Remember a while ago I told you the story about Keller’s Corner? It was almost a year ago, actually. Here’s the link to that entry if you’re interested in re-reading it, or reading it for the first time.
I have now experienced first-hand my own personal version of Keller’s Corner. I completed my first, bona fide 5k race on Sunday and flew across the finish line in record time (for me).
I’ve run well over 3.1 miles before, but this was the first time I ran competitively. I planned to pace myself with a good friend of mine who has a similar training pace. My goal was to stick with her. She is a seasoned runner and athlete, with a background in climbing, running and yoga. A true fitness guru.
We had been joking around last week about our running strategy for this race, of which she planned to maintain a normal speed until the end and then blitz it to the finish. I, on the other hand, had no strategy whatsoever. If you recall from my previous posts, I was a terrible competitive runner and was always in dead last, so I honestly didn’t know what to expect with this 5k race. I had completed one mile and two mile races before, but those were on easy, flat terrain. This course was anything but easy or flat! Granted it wasn’t one of the hardest courses I’ve seen, but for someone who trains solely on a treadmill at a very even pace day in and day out, this was quite the feat.
Nevertheless, during my training over the last two weeks, I stepped up my incline training as well as added some tempo runs here and there. If I hadn’t, I probably would have died on the course.
After arriving with zero strategy except to stay with my partner-in-crime who had a very solid strategy, I quickly adapted my style to one of “taking advantage of the hills.” Translation: run fast downhill. The first major hill was at the very beginning of the run, which is precisely where my running partner and I got separated. I went balls to the wall. I shouldn’t have, but I did. It felt so awesome to let go and essentially free fall down the hill. The way back up wasn’t so bad, either. And for the most part, the course was really nice. It wound through the campus of my old school, and so I knew the area very well and knew exactly what to expect. In fact, I had run many times before on the very ground I ran on on Sunday. It was kind of nice.
What wasn’t nice was the weather. It was cold. And then it started spitting rain. And it was cold. My feet and knees were frozen and my bum hurt up until one mile into the race. Then I finally had some blood pumping and could feel my body again. I hauled the entire race mostly because I just wanted to go home and take a nice long hot shower.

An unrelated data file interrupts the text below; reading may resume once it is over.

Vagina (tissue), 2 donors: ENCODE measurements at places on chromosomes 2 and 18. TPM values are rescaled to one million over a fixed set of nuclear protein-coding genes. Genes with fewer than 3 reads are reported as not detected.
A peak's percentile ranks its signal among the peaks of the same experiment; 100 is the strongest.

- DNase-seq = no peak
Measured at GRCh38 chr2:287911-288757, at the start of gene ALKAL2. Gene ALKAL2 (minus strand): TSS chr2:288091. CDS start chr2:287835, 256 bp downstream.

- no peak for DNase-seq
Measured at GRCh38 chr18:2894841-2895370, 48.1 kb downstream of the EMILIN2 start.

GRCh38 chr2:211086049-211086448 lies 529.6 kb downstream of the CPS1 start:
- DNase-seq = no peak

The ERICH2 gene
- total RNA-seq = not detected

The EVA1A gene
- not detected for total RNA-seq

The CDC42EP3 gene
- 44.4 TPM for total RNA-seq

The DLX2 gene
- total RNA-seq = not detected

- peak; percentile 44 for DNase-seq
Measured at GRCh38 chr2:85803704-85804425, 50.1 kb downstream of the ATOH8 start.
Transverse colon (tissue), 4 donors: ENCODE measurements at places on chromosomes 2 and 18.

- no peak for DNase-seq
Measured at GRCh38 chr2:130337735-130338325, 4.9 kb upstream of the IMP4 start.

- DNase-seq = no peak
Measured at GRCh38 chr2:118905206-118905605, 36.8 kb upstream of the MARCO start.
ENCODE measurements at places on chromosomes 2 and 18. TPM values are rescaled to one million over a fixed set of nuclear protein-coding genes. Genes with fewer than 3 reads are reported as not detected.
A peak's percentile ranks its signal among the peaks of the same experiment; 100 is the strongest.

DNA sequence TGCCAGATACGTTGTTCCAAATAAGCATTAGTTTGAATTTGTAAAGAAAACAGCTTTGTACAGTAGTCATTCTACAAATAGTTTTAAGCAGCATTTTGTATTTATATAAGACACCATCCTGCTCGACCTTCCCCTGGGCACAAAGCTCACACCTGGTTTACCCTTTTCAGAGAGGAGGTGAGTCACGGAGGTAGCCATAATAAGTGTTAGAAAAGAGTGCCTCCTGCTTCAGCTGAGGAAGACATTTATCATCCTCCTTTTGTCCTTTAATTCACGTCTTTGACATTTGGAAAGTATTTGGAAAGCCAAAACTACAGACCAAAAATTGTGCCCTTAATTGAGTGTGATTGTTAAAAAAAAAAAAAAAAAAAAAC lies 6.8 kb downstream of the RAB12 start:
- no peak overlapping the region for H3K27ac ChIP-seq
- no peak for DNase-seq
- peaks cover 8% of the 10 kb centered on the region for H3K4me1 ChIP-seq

So anyways, at about 2.75 miles, I was almost slowing to a walk. It took everything I had to keep going. I would absolutely not let myself be defeated. Like I said, I’ve run much farther than 3.1 miles before, and I certainly was not about to puss out and walk just because I blitzed it too early on and messed up my stride. I’m sure to anyone driving by in a car it probably looked like I was walking, but I still had some bounce in my step. And then came the downhill from the beginning of the race.
I tried so hard to bust out a fast pace downhill. It didn’t really work. I was too worn out. After what seemed like 25 years, I finally made it to the top of the hill. And out of my peripheral I saw an older, heavier gentleman gaining on me. We were running together for a few seconds, and I was hoping to at least stay with him, if not beat him, to the finish line. But as soon as we rounded the last corner and the finish was in sight, he pushed it. So I had to push it harder. I was running harder than I had in a really, really long time.
As me and the older gentleman were coming up on the finish line, I saw my sweet husband and little man cheering me on. I was so determined and focused on beating this man that I couldn’t even smile or wave at them. I felt awful. And he still won.
And as soon as I crossed the finish line I had to run to the bushes to puke.
Okay so that’s a little bit of an exaggeration, but not really. If I had eaten one single spec of food, I would have been puking. I spent at least a full minute in the bushes dry heaving. It was terrible. But now I know after all these years of thinking of Keller’s Corner. Now I know.
I actually realize now how truly discombobulated I was during that race. As I was coming up on the three mile marker (almost exactly where the older man starting pulling ahead of me), I started questioning where the finish line was. I was so confused. I was expecting it to be in the road, not in the parking lot in the same place as it was when I left. I honestly thought they moved it. It took me two full days to figure that out.
I took yesterday off and ran again this morning. Lo and behold, I felt my stomach churning around 1.25 miles. I had to stand for a few minutes to get my bearings and then as I continued on to my 3 miles, I had to practice focused breathing to get me through. I really hope this isn’t how things are going to go from here on out.
My official chip time on Sunday was 27:30, which translates to 8:52 min/mi. I placed 7th in my age group, and 127th out of 257 runners. I killed it. I far exceeded any expectations I had for speed. But I will never push myself that hard again.
Thanks, Coach Keller. Now I know!